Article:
Lost world

As far as the Chinese government was concerned, Ferndale photographer Steven Benson was there on a tourist visa and planned to give a couple of lectures.

They wouldn’t have liked his real reason.

"I wanted to make a document of a part of the planet that was about to disappear," said Benson, who last summer photographed 400 miles of the Yangtze River Valley that is expected to flood upon completion of the Three Gorges Dam in 2003. It is estimated that the government-driven project will force 2 million people from their homes, and inundate farmland, factories and unexcavated archeological sites.

"The Cost of Power in China: The Three Gorges Dam and the Yangtze River Valley," now on display at Cranbrook Art Museum in Bloomfield Hills, is the first public exhibition of these photos.

Chinese officials say the project, expected to create the world’s largest concrete structure and generate as much power as 18 nuclear power plants, will also prevent yearly floods that have claimed more than a million lives in the past century. Critics say the dam won’t prevent floods and might even make flooding worse in the long run. According to Benson, despite the government’s support of the project, most Chinese oppose it.

The dam is a subject of international debate, but because of the Chinese government’s efforts to silence critics (including one journalist who was jailed for editing a book opposing the project), Benson might be the only photographer to document the entire area about to be lost.

After learning of the dam project on a previous visit to China in 1996, Benson, a 25-year veteran teacher and photographer, spent three years planning his trip. "The one thing I didn’t plan on was landing in Beijing two days after we bombed the Chinese embassy in Belgrade. That cranked things up a notch in terms of intensity," he said. "I think I was over the Arctic Circle when President Clinton went on TV to announce the travel advisory for Americans going to China. But to tell you the truth, that wouldn’t have stopped me from going. I figured if I couldn’t deal with anti-American riots in Beijing, I probably shouldn’t go to this other place."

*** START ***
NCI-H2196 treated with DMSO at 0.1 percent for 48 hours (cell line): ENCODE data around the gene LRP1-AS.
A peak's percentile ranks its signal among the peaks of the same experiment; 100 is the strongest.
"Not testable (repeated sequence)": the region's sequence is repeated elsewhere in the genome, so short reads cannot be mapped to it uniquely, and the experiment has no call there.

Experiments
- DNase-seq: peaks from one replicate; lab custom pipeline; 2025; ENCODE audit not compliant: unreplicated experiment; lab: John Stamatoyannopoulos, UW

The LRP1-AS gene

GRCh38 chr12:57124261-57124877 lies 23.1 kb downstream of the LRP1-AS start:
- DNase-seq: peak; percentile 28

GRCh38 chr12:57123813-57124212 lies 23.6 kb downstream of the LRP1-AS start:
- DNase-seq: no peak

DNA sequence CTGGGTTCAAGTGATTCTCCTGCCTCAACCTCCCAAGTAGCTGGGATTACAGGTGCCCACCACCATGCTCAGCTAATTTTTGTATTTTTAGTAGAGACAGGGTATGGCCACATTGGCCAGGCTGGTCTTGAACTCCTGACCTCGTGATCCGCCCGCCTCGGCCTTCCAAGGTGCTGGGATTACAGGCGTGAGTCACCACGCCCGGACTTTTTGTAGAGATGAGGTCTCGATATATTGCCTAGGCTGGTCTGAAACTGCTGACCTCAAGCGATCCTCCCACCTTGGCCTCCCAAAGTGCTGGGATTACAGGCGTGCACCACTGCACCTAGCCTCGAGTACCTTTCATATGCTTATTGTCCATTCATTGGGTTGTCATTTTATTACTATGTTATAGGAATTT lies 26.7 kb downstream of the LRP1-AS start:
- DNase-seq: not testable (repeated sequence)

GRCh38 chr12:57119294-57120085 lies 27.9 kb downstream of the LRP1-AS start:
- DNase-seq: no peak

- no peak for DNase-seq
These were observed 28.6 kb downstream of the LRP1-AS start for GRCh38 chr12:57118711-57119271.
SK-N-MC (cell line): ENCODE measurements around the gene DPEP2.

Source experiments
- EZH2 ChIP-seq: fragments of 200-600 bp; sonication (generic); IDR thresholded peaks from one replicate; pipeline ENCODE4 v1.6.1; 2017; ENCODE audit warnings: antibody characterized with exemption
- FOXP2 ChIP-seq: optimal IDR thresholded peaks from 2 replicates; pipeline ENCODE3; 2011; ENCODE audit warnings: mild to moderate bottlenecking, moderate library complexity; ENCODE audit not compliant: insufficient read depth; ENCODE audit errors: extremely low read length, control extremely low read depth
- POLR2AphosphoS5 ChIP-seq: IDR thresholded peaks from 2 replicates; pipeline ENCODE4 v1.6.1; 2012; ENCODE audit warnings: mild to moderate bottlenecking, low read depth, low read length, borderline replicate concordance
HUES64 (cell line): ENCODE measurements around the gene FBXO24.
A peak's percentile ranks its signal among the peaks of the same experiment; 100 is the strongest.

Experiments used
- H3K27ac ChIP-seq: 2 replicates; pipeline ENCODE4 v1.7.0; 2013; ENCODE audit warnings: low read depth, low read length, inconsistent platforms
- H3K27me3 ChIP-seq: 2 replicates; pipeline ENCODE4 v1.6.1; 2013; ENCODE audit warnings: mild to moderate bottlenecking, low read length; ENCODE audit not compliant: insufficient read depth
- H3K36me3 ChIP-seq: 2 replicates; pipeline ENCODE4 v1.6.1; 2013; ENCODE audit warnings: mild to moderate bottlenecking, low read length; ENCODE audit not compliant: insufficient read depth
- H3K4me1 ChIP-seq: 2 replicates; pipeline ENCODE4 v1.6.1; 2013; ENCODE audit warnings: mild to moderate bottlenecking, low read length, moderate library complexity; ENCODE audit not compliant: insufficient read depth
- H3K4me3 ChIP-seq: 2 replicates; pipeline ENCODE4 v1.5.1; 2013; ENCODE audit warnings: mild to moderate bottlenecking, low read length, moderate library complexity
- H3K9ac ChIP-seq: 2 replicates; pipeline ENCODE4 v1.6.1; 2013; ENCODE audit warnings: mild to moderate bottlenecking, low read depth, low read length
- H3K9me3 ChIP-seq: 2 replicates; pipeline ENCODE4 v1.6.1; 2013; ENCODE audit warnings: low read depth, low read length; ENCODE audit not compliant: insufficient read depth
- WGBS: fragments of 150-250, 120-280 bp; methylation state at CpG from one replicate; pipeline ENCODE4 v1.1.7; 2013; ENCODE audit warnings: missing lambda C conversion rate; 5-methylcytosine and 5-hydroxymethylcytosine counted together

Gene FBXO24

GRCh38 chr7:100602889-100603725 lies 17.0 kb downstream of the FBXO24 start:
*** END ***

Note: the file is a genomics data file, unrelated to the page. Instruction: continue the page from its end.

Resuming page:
Benson said that when he told the photographers and magazine editors at one lecture about his plan: "I remember the look on everyone’s face. It was one of surprise, because the Chinese photographers that I know said this would be very difficult for a Chinese photographer to do without having big problems."

As Benson got closer and closer to the dam, people seemed more and more suspicious. He said there were even times he was followed, and a shipyard worker accused him of being a spy.

One thing that helped him through the rough spots was a letter of introduction he had obtained from a Chinese photography company. On letterhead with an official red stamp, the company introduced Benson as "a famous professor and photographer who was invited to China to lecture Chinese photographers and to photograph." The letter asked anyone he ran across to "please give him easy way."

"These particular individuals who put the letter together knew exactly what to say," Benson explained.

The exhibit at Cranbrook is chronological, taking viewers through the five weeks of Benson’s journey as he made his way downstream from Chongqing, the terminus of the rising water, to the dam construction site at Sandouping.

Benson said the images are meant to convey the sense of loss he felt while in China. One great loss will be history. Some of the 8,000 archeological sites that will be submerged go back 100,000 years. Most of them haven’t been explored.

"We’re not just talking about the history of Chinese people, we’re talking about the history of all human beings," Benson says.

Having taken and exhibited these photographs, Benson said, he probably can never go back to China.

"Which is sad," he said, "because I loved traveling in China. I loved the people I met and the friends I made there."

Jennifer Bagwell is a Detroit-area freelance writer. Send comments to [email protected]
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